Teaching Beginning Braille Reading – Some Teaching Strategies
The majority of Victorian students with vision impairments, including those who are blind, are enrolled full-time in their local schools. The students you are teaching may be beginning readers or may be older students who are making the transition from print to braille. Here are some strategies that will support your teaching.
For Braille Beginners
- Build tactual sensitivity before formal instruction – start with larger objects and move to finer discrimination including tactual matching, tracking, scanning and so on
- Build finger strength and flexibility – squeeze and pound clay, crack peanuts with fingers, do “finger plays”, and “scribble” with a Perkins brailler
- For children who are tactually defensive – a thin piece of plastic (e.g. clingwrap) over the braille to reduce the sharpness of the dots might help
- Support the parents/carers – literacy starts early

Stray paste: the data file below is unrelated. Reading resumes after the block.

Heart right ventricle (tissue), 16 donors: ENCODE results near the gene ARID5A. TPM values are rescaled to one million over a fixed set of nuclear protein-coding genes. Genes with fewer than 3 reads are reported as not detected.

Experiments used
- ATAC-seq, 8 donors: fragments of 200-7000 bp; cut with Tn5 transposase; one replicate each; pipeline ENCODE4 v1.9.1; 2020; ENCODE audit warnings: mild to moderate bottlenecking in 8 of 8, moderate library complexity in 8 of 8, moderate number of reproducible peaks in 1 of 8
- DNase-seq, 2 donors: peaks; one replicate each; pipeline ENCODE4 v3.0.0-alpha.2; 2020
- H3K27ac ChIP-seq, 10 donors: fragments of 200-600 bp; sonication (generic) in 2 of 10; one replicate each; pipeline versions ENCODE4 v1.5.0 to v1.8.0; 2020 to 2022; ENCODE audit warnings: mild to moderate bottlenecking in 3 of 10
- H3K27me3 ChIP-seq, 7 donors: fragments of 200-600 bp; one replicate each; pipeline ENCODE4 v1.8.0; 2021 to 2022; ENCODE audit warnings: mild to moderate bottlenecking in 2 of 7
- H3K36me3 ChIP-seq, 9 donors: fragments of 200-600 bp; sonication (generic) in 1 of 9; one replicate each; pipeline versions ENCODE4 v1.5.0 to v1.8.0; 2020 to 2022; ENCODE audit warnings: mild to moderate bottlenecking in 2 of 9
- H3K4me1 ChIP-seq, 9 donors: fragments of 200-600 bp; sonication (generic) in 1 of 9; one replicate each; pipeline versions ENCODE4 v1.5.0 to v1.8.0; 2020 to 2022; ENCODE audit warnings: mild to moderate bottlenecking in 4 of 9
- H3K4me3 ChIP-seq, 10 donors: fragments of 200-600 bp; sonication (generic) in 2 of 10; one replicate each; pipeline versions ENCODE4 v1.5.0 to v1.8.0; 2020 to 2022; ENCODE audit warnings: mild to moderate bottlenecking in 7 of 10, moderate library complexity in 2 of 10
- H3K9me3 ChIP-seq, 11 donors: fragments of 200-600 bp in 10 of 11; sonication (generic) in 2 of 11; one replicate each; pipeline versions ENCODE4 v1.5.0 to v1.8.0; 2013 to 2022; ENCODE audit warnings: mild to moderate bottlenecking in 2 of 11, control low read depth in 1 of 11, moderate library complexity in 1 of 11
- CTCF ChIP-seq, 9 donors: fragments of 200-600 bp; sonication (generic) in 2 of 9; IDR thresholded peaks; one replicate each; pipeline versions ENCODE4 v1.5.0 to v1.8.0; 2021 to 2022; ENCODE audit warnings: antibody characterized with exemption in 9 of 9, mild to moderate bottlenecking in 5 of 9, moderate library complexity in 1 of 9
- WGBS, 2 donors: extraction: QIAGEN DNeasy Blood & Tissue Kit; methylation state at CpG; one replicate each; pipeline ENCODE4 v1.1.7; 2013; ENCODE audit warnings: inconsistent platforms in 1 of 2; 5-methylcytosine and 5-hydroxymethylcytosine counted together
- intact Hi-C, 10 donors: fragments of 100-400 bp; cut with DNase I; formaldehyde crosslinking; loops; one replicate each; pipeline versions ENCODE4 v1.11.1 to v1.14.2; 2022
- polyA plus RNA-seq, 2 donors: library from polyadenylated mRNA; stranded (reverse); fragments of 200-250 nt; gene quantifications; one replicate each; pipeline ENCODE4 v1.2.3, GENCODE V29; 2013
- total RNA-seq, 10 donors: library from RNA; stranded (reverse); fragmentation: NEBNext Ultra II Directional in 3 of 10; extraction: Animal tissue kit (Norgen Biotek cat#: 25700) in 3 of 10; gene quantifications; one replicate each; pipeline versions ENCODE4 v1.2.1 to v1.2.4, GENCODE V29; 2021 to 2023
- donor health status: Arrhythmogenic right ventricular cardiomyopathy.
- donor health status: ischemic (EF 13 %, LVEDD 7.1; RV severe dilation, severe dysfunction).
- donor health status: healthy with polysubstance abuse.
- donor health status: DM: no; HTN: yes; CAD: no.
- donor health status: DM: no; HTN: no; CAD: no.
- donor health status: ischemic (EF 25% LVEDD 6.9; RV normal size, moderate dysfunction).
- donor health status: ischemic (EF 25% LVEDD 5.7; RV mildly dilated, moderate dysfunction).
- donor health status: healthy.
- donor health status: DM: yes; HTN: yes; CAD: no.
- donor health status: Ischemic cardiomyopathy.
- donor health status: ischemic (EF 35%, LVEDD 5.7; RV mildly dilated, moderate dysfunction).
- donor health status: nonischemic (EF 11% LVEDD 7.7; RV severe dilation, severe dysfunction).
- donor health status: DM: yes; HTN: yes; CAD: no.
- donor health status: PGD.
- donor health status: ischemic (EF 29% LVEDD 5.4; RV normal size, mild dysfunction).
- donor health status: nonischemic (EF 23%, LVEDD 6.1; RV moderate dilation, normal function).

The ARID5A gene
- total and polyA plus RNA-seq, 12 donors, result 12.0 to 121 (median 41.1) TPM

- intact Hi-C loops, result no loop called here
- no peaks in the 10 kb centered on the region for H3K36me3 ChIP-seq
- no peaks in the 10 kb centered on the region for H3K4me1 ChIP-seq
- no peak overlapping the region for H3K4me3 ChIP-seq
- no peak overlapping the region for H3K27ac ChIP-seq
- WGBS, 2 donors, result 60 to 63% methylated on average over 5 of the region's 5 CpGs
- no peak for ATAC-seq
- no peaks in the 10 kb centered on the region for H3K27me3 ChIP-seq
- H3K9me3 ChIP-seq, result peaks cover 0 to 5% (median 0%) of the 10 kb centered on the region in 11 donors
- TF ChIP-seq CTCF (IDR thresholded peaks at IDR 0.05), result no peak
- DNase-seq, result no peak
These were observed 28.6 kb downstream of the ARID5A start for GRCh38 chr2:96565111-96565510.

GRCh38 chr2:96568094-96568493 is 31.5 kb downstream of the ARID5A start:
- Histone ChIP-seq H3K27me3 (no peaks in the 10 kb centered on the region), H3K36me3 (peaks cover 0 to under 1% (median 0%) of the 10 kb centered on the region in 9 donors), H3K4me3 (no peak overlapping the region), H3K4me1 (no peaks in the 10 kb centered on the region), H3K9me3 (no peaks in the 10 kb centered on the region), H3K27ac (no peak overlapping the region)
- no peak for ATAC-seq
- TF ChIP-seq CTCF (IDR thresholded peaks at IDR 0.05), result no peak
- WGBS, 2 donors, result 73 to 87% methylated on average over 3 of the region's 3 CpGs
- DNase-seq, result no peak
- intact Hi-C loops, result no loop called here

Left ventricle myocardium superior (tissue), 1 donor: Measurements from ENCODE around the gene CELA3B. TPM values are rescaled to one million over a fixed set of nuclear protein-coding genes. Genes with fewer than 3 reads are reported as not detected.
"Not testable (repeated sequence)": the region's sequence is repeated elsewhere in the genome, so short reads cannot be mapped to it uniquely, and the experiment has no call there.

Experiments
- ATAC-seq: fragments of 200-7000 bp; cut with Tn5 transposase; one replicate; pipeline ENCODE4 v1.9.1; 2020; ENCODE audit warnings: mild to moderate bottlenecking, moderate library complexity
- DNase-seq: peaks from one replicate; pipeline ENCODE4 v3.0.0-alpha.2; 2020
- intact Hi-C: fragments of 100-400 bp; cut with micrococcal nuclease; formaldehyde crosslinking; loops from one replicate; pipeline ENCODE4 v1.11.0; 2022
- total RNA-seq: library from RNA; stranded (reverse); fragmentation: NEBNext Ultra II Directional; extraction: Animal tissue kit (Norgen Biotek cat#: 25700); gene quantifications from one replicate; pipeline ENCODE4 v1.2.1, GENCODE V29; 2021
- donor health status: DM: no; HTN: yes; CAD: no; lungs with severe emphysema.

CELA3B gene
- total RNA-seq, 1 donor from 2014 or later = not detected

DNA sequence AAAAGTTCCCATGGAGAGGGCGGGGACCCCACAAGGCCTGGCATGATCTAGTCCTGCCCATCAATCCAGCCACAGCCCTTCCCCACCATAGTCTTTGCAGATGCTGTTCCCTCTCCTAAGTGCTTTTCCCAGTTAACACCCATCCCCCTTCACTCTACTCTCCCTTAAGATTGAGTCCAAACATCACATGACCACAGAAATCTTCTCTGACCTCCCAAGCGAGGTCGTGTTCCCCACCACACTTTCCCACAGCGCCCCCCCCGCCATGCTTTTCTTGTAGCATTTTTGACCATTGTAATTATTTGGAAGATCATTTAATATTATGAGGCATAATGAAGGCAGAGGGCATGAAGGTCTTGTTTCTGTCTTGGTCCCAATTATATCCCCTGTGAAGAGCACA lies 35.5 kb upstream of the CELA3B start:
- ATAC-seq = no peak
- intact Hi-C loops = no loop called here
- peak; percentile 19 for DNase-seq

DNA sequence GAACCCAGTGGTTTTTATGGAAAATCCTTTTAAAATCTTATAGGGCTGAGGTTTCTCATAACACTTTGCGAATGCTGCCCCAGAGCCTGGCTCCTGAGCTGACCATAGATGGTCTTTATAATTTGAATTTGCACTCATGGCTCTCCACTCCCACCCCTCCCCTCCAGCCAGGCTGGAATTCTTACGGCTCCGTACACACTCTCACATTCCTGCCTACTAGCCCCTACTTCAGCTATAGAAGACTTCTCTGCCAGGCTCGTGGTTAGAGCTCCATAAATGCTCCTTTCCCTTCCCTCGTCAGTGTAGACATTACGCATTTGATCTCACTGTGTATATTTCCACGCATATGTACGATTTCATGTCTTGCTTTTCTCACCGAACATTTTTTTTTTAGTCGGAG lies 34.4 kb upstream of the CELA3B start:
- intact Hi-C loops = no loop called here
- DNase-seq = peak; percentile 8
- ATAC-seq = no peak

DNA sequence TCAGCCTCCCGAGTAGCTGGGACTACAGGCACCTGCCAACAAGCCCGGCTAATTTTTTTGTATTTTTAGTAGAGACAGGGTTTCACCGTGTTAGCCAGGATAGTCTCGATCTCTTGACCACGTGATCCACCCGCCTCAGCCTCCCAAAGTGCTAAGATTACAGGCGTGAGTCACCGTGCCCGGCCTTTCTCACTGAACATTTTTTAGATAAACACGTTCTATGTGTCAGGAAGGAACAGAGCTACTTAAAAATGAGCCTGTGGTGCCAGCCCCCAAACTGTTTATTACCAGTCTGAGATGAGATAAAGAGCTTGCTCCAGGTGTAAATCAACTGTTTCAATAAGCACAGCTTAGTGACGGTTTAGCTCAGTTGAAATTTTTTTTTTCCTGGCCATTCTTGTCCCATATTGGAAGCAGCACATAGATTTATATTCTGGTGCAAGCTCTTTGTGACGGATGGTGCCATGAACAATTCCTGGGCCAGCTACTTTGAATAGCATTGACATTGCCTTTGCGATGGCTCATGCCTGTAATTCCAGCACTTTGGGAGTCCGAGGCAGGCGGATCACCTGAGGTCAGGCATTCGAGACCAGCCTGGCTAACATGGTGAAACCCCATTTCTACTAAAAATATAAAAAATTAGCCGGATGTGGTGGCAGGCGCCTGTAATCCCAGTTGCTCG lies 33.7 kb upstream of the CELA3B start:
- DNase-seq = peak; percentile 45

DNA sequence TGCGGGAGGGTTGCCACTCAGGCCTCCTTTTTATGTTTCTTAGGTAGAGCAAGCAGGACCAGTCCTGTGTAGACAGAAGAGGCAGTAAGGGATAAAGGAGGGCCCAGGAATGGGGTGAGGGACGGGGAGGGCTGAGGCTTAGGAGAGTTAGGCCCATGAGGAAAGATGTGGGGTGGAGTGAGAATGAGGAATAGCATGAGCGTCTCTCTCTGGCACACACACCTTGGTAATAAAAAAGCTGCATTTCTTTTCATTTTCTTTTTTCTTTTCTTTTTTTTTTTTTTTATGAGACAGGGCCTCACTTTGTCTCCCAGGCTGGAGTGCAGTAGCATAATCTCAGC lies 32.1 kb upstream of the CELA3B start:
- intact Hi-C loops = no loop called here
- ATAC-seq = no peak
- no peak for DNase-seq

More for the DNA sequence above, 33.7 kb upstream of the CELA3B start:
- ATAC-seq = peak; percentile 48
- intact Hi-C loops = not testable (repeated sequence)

- Build from the experiences of the child – experiences assist in the development of language and supports reading
- Invite the students to teach their peers to read and write braille
- Bring creativity and excitement to the process – show your enthusiasm
For Older Braille Beginners (in addition to the list above)
- Make sure your lessons are pertinent and interesting – identify interests and needs of the student and start from there
- Use learning materials appropriate for the student’s age and interests e.g. words to songs, menu from a favourite restaurant, footy fixture
- Have the student write and then read their own story
- Have a collection of braille with the corresponding audio recording and encourage the student to listen and read along
- Introduce interest and rewards into learning e.g. writing to pen pals, games (Scrabble, Trivial Pursuit, word puzzles)
- Encourage students to identify ways that braille can make their lives easier
- For the reluctant learner, identify the student’s first priority and see how braille can be part of that. For example, if your student is immediately concerned with finding his locker or with organizing his materials, show how braille labels can help.
For more information see The Tactual Learner page.